PDA

View Full Version : New research paper finds 6000-year-old admixture in Ecuadorians, but then denies it?



lgmayka
11-21-2014, 10:43 AM
Take a look at this research paper abstract (http://www.fsigenetics.com/article/S1872-4973(14)00245-2/abstract). It says:
---
Second, we analysed 207,321 single nucleotide polymorphisms from 16 Ecuadorian individuals, comparing them with populations from the HGDP panel using descriptive and formal tests for admixture. Our simulations revealed good power to detect recent admixture, and that ≥5% admixture 6 Kya ago could be detected. However, in the experimental data we saw no evidence of gene flow from Japan to Ecuador. In summary, we can exclude recent migration and probably admixture 6 Kya as the source of the C3* Y chromosomes in Ecuador, and thus suggest that they represent a rare founding lineage lost by drift elsewhere.
---

This appears to be self-contradictory:

- They found over 5% admixture from 6000 years ago in modern Ecuadorians

- The admixture was not from Japan

- So they have decided to deny that they ever found the admixture at all.

Can someone with access to the full paper determine: Does their data show admixture or not? And if so, from where? Ignore any false denials in their conclusion.

The alleged Ecuador-Japan connection apparently refers to a controversial hypothesis relating the Valdivia and Jomon cultures (http://en.wikipedia.org/wiki/Valdivia_culture).

ArmandoR1b
11-21-2014, 02:06 PM
Take a look at this research paper abstract (http://www.fsigenetics.com/article/S1872-4973(14)00245-2/abstract). It says:
---
Second, we analysed 207,321 single nucleotide polymorphisms from 16 Ecuadorian individuals, comparing them with populations from the HGDP panel using descriptive and formal tests for admixture. Our simulations revealed good power to detect recent admixture, and that ≥5% admixture 6 Kya ago could be detected. However, in the experimental data we saw no evidence of gene flow from Japan to Ecuador. In summary, we can exclude recent migration and probably admixture 6 Kya as the source of the C3* Y chromosomes in Ecuador, and thus suggest that they represent a rare founding lineage lost by drift elsewhere.
---

This appears to be self-contradictory:

- They found over 5% admixture from 6000 years ago in modern Ecuadorians

- The admixture was not from Japan

- So they have decided to deny that they ever found the admixture at all.

Can someone with access to the full paper determine: Does their data show admixture or not? And if so, from where? Ignore any false denials in their conclusion.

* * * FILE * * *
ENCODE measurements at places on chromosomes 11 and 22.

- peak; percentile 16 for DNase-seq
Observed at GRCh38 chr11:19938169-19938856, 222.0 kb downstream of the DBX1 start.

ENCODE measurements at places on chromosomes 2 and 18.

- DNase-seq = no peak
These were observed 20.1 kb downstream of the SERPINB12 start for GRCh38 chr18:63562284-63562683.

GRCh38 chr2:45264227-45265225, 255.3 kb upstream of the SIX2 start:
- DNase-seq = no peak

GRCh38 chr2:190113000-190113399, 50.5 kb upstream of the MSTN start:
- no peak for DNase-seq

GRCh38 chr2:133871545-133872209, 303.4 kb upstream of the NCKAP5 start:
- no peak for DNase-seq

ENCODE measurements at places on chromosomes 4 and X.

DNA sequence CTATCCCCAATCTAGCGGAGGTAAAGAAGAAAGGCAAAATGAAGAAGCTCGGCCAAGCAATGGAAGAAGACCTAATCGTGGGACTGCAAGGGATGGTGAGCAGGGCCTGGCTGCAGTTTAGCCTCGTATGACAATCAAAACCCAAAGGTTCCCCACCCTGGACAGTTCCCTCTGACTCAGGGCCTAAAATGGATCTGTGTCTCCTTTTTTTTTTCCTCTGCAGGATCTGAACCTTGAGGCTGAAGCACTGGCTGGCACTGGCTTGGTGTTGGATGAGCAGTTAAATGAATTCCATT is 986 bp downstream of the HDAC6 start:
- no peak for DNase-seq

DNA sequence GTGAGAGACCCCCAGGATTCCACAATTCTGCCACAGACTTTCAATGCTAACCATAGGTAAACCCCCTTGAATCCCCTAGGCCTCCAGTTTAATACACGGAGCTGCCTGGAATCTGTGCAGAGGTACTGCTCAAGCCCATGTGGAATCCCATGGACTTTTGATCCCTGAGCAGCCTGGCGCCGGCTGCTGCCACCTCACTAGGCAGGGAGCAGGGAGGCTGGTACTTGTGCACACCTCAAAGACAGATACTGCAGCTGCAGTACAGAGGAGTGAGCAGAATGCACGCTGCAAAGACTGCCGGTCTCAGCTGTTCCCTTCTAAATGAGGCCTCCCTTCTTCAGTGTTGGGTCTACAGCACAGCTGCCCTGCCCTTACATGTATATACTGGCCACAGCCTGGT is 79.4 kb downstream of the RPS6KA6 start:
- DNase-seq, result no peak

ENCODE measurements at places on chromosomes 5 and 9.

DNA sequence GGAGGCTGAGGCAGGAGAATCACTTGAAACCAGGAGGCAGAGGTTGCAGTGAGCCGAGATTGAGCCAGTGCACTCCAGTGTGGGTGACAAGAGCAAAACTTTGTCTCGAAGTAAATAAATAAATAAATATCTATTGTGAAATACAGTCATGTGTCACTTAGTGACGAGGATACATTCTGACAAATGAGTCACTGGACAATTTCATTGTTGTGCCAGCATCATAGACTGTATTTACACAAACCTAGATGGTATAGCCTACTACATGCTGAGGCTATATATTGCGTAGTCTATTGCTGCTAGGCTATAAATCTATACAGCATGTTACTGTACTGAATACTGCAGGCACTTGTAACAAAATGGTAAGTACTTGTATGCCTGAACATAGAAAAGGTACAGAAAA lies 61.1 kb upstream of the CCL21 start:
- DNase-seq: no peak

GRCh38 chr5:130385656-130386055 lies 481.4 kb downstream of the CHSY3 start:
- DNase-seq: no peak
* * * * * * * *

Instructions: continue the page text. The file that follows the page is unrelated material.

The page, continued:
The alleged Ecuador-Japan connection apparently refers to a controversial hypothesis relating the Valdivia and Jomon cultures (http://en.wikipedia.org/wiki/Valdivia_culture).

Maybe they could have chosen better wording but what they are saying is that their simulations were shown to have the power to detect ≥5% admixture 6 Kya ago when it exists in other populations. Based on their conclusion they are saying that they did not detect ≥5% admixture 6 Kya ago in the Ecuadorians and therefore it does not exist in the Ecuadorians.

lgmayka
11-21-2014, 03:03 PM
Maybe they could have chosen better wording but what they are saying is that their simulations were shown to have the power to detect ≥5% admixture 6 Kya ago when it exists in other populations. Based on their conclusion they are saying that they did not detect ≥5% admixture 6 Kya ago in the Ecuadorians and therefore it does not exist in the Ecuadorians.
Hmm, your interpretation is probably correct. However, their conclusion then ought to more cautiously state that any such Ecuadorian admixture (if it exists) is below the 5% level.

ArmandoR1b
11-21-2014, 03:23 PM
Hmm, your interpretation is probably correct. However, their conclusion then ought to more cautiously state that any such Ecuadorian admixture (if it exists) is below the 5% level.

They do cautiously state "we can exclude recent migration and probably admixture 6 Kya as the source of the C3* Y chromosomes in Ecuador" They do not state that it is definitive proof. I am sure that once the phylogenetic is better defined that the Japanese and Ecuadorians will not have SNPs in common in at least the last 10,000 years.

Anglecynn
11-21-2014, 06:28 PM
Presumably they say could implying that the technology would be able to detect admixture greater than 5% within a 6000 year timescale, but despite this ability they found no evidence - hence their conclusion. I agree it is worded a bit oddly.